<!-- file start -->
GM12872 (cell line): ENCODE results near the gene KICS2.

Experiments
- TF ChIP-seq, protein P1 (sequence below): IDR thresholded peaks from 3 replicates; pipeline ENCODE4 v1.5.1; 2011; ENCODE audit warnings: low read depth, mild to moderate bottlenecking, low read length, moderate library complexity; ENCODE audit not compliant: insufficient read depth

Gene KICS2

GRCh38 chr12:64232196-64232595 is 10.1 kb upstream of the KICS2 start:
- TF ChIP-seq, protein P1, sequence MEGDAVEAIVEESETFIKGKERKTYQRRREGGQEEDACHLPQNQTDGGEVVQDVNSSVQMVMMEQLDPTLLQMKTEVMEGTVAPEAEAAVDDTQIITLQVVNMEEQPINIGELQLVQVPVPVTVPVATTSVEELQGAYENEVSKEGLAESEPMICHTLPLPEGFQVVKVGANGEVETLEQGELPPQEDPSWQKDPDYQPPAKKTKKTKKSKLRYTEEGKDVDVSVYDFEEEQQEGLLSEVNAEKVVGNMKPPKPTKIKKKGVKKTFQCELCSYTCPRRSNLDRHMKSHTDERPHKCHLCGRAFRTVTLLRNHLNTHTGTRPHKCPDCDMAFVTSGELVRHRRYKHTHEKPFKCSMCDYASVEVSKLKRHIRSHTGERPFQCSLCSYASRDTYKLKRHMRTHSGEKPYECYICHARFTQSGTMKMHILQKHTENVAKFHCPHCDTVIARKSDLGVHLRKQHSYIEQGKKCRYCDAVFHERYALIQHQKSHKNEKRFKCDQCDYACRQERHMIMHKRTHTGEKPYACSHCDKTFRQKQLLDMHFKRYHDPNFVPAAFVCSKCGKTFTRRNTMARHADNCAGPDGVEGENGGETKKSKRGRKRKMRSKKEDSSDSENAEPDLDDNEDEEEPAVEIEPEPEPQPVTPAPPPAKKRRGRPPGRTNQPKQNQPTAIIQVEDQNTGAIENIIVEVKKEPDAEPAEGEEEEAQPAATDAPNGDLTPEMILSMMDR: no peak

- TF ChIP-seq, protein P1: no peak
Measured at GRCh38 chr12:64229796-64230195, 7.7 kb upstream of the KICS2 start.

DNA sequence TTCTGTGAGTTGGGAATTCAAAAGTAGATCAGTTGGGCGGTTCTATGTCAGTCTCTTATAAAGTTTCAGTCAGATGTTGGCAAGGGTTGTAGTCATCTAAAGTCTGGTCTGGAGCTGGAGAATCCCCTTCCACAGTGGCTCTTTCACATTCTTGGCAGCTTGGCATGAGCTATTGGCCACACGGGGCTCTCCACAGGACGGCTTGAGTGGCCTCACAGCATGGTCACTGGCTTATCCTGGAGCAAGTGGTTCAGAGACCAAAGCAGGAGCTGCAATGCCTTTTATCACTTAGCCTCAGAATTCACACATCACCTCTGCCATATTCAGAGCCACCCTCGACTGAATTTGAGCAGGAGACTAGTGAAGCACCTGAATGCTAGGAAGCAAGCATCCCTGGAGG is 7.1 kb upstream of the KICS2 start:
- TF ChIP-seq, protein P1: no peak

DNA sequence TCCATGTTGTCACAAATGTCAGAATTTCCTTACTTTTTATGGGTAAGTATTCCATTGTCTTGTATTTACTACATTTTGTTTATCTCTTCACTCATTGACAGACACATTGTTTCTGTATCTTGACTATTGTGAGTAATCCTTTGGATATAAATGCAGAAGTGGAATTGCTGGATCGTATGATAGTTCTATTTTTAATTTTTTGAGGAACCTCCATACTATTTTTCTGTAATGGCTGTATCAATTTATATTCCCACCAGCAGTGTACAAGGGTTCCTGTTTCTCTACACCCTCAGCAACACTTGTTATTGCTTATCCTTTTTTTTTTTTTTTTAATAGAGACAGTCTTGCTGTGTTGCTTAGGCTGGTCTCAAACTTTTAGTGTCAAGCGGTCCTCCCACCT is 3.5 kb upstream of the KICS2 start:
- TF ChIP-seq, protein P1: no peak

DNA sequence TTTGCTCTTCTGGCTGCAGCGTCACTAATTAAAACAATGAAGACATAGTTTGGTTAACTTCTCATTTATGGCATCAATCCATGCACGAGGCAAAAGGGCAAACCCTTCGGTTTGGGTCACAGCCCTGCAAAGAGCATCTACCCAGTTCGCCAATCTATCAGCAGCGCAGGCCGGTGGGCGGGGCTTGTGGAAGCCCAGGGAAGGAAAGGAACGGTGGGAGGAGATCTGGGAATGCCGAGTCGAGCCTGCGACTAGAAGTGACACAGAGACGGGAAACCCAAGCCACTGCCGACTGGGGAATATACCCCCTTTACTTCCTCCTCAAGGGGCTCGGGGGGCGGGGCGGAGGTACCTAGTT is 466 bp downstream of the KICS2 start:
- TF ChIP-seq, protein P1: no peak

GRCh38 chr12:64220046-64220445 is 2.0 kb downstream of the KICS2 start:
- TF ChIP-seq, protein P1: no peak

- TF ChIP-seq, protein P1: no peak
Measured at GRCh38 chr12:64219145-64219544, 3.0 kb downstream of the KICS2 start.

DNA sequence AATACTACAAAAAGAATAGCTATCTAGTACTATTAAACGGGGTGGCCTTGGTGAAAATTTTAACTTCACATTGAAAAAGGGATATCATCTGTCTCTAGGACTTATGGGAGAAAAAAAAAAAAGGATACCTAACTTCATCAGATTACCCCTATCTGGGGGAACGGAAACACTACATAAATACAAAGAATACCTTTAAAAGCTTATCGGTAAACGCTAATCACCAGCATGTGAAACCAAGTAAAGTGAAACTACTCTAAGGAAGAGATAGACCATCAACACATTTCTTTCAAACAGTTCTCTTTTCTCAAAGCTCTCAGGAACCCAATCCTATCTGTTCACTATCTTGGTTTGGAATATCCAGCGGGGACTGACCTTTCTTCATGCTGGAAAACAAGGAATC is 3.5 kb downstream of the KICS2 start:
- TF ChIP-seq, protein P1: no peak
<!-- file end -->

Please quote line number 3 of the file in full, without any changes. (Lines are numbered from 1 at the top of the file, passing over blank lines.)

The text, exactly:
- TF ChIP-seq, protein P1 (sequence below): IDR thresholded peaks from 3 replicates; pipeline ENCODE4 v1.5.1; 2011; ENCODE audit warnings: low read depth, mild to moderate bottlenecking, low read length, moderate library complexity; ENCODE audit not compliant: insufficient read depth